Will the Switch make Nintendo’s handheld consoles obsolete? According to Nintendo, the answer to that question is a resounding “no,” but some analysts are convinced that the age of the handheld is over now that the Switch has become a viable platform for gaming at home and on the go.

In an illuminating article this week, Bloomberg put together a compelling case proving that Nintendo’s “two-gadget strategy” is not long for this world. First, the home and handheld development teams were merged in 2013. Second, Nintendo stopped reporting separate revenue for home and portable sales last quarter. And finally, Nintendo announced at E3 2017 that a core Pokemon game would be coming to the Nintendo Switch — the first time the main series has been developed for a home console.

“The 3DS will hang around for a few years because of the big install base, but ultimately the goal is for the Switch to become their one and only platform for hardware,” said Macquarie analyst David Gibson. “It’s part of the biggest evolution to the company in three decades.”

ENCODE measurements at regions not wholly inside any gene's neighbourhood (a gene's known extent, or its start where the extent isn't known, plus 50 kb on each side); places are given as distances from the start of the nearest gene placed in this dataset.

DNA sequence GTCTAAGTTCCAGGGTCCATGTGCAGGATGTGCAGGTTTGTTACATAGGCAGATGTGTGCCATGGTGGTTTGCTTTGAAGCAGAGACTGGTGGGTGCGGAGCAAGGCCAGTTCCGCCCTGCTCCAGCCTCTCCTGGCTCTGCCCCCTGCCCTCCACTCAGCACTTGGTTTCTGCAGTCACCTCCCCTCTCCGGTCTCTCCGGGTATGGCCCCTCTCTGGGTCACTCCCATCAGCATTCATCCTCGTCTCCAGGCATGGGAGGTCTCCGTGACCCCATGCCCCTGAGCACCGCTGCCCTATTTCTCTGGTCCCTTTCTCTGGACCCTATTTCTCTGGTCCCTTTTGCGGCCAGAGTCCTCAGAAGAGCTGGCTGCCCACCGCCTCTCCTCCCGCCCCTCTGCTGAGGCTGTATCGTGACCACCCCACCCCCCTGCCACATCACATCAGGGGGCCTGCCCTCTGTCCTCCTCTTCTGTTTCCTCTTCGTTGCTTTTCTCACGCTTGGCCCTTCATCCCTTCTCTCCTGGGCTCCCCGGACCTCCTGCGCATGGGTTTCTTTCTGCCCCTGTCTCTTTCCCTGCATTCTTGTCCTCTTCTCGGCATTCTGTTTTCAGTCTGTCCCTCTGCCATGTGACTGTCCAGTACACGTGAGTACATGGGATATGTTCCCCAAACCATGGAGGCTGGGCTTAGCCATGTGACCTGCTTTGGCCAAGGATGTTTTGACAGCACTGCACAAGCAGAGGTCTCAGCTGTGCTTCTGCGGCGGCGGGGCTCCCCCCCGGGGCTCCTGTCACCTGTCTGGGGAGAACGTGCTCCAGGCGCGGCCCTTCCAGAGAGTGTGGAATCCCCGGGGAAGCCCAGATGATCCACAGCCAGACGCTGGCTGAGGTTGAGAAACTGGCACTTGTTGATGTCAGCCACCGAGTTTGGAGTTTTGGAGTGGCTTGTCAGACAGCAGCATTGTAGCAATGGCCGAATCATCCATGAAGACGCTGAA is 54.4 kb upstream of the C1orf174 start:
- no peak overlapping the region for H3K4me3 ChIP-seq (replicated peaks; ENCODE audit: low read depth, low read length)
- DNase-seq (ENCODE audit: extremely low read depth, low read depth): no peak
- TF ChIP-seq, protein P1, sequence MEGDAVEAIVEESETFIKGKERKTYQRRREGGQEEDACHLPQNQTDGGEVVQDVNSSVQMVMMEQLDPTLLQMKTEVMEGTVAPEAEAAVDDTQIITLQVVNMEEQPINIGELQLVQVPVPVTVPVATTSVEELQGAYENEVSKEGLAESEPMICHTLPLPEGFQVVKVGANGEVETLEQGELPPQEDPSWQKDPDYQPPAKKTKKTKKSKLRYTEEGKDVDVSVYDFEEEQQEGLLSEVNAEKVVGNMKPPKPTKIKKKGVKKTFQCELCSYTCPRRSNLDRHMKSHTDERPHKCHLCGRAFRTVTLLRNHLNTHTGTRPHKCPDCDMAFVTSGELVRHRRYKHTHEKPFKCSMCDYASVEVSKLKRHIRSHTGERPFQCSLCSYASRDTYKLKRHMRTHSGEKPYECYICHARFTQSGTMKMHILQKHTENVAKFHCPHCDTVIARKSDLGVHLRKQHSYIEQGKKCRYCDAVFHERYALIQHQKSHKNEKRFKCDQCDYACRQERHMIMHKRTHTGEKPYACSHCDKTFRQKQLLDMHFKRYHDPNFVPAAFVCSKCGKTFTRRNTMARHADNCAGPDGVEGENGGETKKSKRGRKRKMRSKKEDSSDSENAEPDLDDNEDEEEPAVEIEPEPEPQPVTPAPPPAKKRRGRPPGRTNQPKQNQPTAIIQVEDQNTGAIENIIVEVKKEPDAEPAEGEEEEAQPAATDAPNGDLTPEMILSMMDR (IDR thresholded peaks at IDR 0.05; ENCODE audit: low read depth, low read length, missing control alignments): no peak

Considering the consistent success of the DS and 3DS line over the past thirteen years, there is understandably some concern about whether or not Nintendo will be able to replicate that success with a single, hybrid console. As CSLA analyst Jay Defibaugh points out, plenty of consumers bought both the Wii and the DS in the last decade. Defibaugh knows that “the Switch can’t do those kinds of numbers,” but there is hope Nintendo can make up for lost sales with smartphone games.

Regardless of whether or not the New Nintendo 2DS XL will be the last Nintendo handheld for the foreseeable future, Nintendo isn’t going to commit to anything (at least not publicly) until it absolutely has to. But if this is the end of the line for the Game Boy/DS/3DS, it was quite a run.

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